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Major upheaval in healthcare

People are no longer allowed to go direct to a specialist

January 1 2005 was the start of a major upheaval in the way residents in France procure their healthcare.

Since that date anyone who is on the national health system (Casse primaire d’Assurance maladie) here is required by law to sign up with a general practitioner to whom they must go for advice before visiting a specialist. If they fail to do so, they will not be fully reimbursed by the state. Up to now patients have been able to go directly to a specialist if they thought they knew what was wrong with them. The government estimates it will save over a billion euro in one year.

The GP (médecin traitant, equivalent to family doctor) now keeps hold of the patient’s records which represents a big move away from the medical nomadism of the previous system. If the GP is on holiday, the patient will be seen by a colleague who will have access to the records.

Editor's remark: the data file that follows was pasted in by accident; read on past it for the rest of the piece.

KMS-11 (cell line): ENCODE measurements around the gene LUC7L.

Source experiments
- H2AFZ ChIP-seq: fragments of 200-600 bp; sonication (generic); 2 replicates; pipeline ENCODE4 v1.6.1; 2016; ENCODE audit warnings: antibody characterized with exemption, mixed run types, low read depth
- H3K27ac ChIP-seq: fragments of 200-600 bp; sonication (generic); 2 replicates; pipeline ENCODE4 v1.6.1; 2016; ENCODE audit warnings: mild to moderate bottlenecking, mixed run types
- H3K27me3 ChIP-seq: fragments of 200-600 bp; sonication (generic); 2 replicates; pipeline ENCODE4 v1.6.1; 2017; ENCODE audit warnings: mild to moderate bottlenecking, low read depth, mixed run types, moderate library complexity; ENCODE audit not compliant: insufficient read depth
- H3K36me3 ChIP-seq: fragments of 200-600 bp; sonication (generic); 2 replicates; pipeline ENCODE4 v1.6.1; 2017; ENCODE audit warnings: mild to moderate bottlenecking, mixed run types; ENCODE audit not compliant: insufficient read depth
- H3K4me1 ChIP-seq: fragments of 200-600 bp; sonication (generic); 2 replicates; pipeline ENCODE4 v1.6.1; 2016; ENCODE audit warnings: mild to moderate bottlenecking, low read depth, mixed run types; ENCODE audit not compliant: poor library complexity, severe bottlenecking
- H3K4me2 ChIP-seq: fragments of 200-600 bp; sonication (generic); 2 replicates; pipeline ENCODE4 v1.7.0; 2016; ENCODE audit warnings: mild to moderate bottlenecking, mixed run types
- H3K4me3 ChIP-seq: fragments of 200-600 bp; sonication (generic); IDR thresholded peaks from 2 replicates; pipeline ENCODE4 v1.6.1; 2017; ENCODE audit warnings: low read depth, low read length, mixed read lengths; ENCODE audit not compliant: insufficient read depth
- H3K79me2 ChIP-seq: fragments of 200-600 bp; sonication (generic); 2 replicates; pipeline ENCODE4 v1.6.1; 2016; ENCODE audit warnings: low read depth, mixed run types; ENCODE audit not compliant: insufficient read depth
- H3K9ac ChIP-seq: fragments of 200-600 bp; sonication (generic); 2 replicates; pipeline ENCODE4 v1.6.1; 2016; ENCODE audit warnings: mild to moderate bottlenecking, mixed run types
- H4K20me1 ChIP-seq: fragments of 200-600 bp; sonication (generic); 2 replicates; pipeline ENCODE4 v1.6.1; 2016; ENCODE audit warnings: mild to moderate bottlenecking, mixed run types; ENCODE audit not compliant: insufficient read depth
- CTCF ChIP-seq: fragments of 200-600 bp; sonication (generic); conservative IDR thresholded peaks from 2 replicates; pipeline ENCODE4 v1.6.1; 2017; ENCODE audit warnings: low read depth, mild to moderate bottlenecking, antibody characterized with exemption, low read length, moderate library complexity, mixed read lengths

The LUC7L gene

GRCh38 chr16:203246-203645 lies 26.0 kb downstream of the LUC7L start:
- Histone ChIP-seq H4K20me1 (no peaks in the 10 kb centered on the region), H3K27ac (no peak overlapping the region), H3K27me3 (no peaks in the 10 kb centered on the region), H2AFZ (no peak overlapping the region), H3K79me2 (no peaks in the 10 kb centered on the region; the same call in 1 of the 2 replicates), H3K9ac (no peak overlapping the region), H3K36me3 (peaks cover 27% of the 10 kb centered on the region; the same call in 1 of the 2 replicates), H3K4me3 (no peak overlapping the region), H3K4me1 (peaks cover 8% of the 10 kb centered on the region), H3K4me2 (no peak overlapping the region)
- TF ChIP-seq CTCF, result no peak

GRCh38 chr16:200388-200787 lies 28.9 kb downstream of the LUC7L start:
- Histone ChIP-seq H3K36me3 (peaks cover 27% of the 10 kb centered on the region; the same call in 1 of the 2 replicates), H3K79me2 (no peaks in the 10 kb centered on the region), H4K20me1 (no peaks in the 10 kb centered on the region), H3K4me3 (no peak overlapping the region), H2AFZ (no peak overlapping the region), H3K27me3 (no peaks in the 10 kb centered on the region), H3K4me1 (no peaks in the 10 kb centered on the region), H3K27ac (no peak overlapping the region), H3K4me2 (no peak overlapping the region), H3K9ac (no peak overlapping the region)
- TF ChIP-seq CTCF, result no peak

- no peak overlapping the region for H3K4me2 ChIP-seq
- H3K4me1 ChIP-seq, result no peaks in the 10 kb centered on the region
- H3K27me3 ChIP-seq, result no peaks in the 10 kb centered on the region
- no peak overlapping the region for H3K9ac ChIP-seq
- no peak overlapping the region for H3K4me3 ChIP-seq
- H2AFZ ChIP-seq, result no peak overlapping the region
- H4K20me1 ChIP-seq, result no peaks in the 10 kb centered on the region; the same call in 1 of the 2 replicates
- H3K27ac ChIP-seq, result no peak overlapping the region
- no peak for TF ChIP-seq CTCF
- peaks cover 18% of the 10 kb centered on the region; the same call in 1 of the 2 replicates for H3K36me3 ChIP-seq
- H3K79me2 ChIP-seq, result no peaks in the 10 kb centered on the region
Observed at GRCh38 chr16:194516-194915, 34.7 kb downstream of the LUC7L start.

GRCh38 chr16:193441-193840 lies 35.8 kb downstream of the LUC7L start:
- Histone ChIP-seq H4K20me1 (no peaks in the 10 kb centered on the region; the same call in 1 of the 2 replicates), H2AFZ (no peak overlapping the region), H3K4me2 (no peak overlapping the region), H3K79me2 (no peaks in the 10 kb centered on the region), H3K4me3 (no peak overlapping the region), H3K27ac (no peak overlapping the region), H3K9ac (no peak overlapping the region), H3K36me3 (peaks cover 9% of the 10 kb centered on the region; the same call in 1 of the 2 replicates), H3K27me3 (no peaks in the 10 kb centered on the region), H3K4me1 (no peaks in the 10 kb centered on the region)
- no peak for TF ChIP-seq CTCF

People will be able to visit a gynaecologist, psychiatrist, opthalmologist or dentist without prior consultation with the médecin traitant, and if they want to seek a second or third opinion from a GP they are free to do so but it will cost them more. They will also be free to change the GP, provided they let their local CPAM office know.

For some nationalities, the British and German for example, these conditions are nothing new. In the UK and Germany people on the national health system have always had to visit a GP for initial diagnosis and treatment.